Yesterday we received yet another packet in the mail regarding J’s disability benefits. I picked up the phone and, as instructed by the letter attached, called the person who sent the packet to ask questions. He didn’t sound either thrilled or helpful. For some strange reason (and I think they get trained to achieve this purpose,) I felt like I had to apologize for calling and, egads!, wanting to know more about this paperwork. I don’t know you, but I can tell when someone is smiling condescendingly over the phone as I speak to them; I think it’s in the tone of voice, that slight derision that curls into the words and unravels into one’s ear.
My question was simple. How was I supposed to handle question number 10 (and all the others that were similar to it in nature.) Question number 10 is as follows: What were you able to do before your illnesses, injuries, or conditions that you can’t do now? See my point? It’s been sixteen plus years since J “changed” and, of course, he could -at the time- speak a few words, walk haltingly in the fashion of a not-yet two year-old, crawl quite quickly, and follow the general pattern of behavior of a not-yet two year-old. What was he able to do before that fateful morning when he stopped making eye contact and being in touch with the world as it is and WE know it??? How am I supposed to answer that?
“Well, don’t overcomplicate things.” That’s what I’m supposed to do…NOT OVERCOMPLICATE THINGS!!!! I don’t know you, but that doesn’t alleviate any of my concerns; it also doesn’t make me feel like these people who are in charge of determining whether J is disabled or not have any idea of what we’ve been going through while raising him.
As I told Dada this morning (over a much-needed cup of coffee and a slice of didn’t-need-it-at-all bread pudding,) I feel like we are suspected of concocting sixteen years of our lives and all that has gone into it. I admit I went into a bit of a rant. I couldn’t help myself. I have signed I don’t know how many forms to authorize the release of information from schools, doctors, hospitals, psychiatrists, therapists of every ilk, and I have to answer 22 questions, many of them with multiple subsections, detailing things like what J does for his pets, why he can’t go out unsupervised, what he likes to buy at the store. I also have to explain why he needs supervision when he bathes and that he needs to be reminded of when to take his med. In a nutshell, they are questioning everything we do for him, what he does for himself and why. It’s almost like they’re going to call back and say “what? He doesn’t really know how much toilet paper he needs to properly wipe after going Number 2???? You expect us to believe that????? WHO doesn’t know that????”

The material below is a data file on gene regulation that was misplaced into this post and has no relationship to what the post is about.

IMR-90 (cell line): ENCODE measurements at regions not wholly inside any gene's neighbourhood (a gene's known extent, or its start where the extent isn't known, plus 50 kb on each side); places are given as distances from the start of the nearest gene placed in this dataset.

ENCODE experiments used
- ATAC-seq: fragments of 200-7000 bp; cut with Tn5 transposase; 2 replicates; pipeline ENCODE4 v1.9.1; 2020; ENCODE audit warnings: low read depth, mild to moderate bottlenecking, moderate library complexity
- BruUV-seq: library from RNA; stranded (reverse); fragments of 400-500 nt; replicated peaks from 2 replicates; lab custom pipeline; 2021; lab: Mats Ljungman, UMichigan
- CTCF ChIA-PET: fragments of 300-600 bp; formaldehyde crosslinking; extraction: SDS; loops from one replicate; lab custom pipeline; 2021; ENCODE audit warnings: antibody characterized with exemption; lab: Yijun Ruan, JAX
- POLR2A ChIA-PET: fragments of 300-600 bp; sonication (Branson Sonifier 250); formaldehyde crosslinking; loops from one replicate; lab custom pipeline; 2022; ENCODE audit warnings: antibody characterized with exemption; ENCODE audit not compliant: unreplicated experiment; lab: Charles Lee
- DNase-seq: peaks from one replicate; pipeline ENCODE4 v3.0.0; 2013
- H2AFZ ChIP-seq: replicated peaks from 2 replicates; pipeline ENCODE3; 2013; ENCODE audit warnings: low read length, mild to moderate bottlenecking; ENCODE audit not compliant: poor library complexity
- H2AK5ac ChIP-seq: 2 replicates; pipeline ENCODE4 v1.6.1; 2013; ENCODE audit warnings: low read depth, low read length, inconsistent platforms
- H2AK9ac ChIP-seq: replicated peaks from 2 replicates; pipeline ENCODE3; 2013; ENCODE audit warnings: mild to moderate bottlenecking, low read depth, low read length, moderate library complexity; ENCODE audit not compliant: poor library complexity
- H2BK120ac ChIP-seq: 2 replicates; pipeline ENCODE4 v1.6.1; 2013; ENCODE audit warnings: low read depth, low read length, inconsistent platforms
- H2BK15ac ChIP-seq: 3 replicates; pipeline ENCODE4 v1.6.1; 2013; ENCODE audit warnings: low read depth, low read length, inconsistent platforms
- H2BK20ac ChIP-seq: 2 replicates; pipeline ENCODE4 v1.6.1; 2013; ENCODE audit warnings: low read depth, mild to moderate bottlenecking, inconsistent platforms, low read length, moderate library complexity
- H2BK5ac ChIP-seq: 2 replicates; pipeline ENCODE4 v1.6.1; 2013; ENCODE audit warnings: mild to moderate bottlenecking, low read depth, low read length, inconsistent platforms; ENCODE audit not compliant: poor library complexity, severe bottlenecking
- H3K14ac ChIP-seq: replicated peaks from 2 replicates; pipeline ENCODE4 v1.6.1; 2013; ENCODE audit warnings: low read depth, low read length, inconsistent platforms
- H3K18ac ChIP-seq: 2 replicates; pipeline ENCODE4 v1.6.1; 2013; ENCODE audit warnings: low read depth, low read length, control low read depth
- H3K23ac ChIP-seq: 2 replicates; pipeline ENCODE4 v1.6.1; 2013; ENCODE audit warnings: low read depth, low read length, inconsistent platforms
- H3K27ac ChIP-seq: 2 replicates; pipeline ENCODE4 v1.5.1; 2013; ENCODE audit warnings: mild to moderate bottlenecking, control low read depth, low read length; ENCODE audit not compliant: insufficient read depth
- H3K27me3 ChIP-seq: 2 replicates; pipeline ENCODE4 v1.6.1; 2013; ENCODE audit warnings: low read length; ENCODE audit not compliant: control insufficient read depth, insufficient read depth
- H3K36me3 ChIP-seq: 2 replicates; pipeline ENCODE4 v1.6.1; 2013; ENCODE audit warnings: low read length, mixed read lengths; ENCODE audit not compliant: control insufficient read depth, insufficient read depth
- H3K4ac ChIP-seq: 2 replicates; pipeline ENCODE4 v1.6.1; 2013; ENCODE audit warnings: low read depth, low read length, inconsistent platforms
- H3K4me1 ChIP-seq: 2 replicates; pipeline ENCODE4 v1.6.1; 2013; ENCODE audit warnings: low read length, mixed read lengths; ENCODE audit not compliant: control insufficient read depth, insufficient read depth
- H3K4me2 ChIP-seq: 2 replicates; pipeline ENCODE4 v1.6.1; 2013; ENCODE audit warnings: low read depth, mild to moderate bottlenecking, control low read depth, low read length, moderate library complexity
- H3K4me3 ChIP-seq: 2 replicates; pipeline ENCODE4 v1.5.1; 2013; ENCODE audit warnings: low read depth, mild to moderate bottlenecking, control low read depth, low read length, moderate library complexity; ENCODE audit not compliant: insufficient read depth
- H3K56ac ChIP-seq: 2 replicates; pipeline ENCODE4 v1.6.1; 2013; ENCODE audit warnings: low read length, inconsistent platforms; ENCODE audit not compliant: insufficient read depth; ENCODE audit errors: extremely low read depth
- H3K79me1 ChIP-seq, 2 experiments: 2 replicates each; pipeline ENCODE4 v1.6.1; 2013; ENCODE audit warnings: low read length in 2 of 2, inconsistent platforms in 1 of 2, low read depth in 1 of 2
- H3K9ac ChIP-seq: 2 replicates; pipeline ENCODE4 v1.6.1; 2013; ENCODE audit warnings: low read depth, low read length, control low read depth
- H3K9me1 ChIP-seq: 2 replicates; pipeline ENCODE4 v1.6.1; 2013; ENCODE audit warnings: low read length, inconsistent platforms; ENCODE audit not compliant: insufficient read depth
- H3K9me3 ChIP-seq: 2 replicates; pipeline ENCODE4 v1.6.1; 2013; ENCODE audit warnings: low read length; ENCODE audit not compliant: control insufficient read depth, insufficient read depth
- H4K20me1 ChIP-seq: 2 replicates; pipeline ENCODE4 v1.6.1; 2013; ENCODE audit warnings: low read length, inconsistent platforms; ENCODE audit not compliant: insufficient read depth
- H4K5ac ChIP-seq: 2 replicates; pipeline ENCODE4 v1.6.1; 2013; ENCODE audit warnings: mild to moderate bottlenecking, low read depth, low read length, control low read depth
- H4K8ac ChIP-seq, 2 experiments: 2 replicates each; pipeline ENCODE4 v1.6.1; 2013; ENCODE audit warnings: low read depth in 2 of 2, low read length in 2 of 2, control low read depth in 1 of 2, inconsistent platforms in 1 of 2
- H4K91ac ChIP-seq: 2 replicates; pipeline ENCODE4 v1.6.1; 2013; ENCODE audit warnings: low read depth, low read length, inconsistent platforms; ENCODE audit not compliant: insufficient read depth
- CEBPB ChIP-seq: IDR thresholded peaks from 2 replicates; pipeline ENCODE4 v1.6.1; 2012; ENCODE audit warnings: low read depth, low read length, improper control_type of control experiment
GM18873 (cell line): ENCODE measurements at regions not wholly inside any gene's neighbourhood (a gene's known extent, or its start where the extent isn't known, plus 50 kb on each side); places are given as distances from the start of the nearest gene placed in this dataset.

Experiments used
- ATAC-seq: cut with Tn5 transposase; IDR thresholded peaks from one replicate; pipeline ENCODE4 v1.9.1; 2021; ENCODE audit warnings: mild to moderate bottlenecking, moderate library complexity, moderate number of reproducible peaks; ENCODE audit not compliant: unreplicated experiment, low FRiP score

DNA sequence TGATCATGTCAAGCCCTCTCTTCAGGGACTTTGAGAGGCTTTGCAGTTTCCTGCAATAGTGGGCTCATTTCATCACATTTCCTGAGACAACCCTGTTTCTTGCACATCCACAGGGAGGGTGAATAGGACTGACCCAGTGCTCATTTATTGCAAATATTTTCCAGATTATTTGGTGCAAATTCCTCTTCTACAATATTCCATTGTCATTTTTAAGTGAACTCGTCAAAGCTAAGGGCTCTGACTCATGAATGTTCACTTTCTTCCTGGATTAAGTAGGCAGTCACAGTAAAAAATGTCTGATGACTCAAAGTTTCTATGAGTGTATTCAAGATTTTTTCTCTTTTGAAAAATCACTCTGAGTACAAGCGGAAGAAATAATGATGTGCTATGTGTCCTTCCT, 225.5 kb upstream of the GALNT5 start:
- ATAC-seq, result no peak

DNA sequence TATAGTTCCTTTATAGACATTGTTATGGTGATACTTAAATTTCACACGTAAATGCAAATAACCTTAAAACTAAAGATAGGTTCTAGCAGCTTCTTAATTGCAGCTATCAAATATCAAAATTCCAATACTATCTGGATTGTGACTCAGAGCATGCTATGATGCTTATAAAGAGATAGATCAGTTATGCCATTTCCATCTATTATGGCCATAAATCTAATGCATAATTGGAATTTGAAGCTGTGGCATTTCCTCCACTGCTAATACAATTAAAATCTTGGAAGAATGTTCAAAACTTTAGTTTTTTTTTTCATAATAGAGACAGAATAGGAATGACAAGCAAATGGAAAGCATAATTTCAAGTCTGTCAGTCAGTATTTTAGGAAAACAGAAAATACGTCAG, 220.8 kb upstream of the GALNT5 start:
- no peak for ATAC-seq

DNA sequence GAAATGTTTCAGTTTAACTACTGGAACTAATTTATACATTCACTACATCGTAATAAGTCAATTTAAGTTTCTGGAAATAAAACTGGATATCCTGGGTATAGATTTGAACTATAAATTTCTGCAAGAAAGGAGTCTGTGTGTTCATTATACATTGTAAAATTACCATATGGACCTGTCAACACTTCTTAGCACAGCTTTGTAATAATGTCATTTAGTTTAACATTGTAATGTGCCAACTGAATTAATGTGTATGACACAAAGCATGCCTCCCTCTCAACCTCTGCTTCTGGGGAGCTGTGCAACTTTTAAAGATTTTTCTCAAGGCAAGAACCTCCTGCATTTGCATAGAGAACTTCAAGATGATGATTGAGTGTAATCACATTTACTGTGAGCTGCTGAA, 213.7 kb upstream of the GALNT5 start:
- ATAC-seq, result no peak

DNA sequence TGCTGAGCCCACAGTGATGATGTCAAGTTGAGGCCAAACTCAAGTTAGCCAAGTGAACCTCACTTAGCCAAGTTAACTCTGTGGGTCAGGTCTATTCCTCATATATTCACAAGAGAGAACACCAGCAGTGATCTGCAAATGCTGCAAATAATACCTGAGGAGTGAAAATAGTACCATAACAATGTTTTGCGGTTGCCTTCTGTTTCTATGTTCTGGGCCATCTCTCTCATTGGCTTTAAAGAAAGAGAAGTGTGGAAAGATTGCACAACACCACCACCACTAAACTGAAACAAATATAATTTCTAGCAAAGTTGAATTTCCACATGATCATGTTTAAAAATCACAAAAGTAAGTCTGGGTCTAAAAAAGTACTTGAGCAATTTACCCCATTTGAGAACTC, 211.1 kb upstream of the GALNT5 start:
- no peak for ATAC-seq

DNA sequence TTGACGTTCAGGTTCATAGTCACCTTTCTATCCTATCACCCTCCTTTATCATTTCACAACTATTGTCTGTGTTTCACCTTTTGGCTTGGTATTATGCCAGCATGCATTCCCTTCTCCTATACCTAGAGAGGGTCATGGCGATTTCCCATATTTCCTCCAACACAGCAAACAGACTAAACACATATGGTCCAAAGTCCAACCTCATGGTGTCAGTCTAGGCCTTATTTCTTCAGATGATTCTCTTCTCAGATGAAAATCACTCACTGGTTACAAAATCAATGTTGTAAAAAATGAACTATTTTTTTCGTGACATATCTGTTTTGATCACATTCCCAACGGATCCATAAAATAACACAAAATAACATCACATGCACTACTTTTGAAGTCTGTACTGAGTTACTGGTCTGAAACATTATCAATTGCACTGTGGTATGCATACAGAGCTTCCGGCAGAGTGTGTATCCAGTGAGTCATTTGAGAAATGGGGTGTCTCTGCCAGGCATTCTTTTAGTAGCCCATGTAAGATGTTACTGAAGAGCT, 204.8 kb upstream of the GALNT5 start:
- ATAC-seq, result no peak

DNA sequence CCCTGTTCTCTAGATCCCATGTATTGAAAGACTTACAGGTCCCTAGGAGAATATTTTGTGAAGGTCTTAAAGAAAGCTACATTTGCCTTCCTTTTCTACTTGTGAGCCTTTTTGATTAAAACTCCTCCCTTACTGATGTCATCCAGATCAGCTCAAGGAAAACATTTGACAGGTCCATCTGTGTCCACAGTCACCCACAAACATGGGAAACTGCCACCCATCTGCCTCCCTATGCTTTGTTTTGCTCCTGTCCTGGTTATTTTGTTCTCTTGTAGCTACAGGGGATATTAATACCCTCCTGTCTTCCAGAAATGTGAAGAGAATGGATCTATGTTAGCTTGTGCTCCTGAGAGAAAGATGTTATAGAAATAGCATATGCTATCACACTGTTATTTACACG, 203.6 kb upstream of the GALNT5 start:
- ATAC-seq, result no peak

I’m sure they’ve heard all kinds of stories. I’m sure all the stories they hear fall under the category of “sob story.” I’m sure that every person who applies for disability benefits feels that their circumstances are special, clear to see, important. Maybe it is because our circumstances overwhelm us, take over our lives, but we all feel like we deserve a little less red tape and a little more kindness through this process. It sucks that the process doesn’t quite work that way.
The next time someone wags their finger on TV saying how we are a nation of takers, whiners, complainers, I might just wag a finger back. If there are people abusing the system, they have more wherewithal than I do; faced with all these intrusive and somewhat intimate questions, I balk at revealing details of J’s life for a benefit check. The letter attached to the questionnaire indicates that these people are trained to determine if J is disabled and therefore eligible for benefits, but how can you possibly determine that from questions I answer rather than from the many records I’ve provided access to?
I had to revisit J’s day from morning to night, and I had to remind myself of how many things he can and cannot do, and how different he would be if it hadn’t been for Autism. I cried. I didn’t do it loudly. I didn’t do it melodramatically, I just did it. There is something terribly painful about admitting that your 18 year-old needs supervision because he might not properly wipe after using the toilet, that he can’t be left to go alone to the bus stop because he doesn’t know how to do it yet.
There is something in this system that doesn’t work, isn’t there? You have hundreds of pages from other trained professionals and you’d rather know from me, from the person to whom these questions are a reminder of how screwed up our lives are. What insight can I give? Probably a lot, but it won’t help anyone understand J’s condition any better. If the psychiatrist, teachers, specialists, therapists, nurses, doctors can’t paint a clear enough picture, what’s a mom to say that will make J look as disabled as he truly is?
Oh, I don’t know…
This is one of these moments when I wish he had stayed “little.”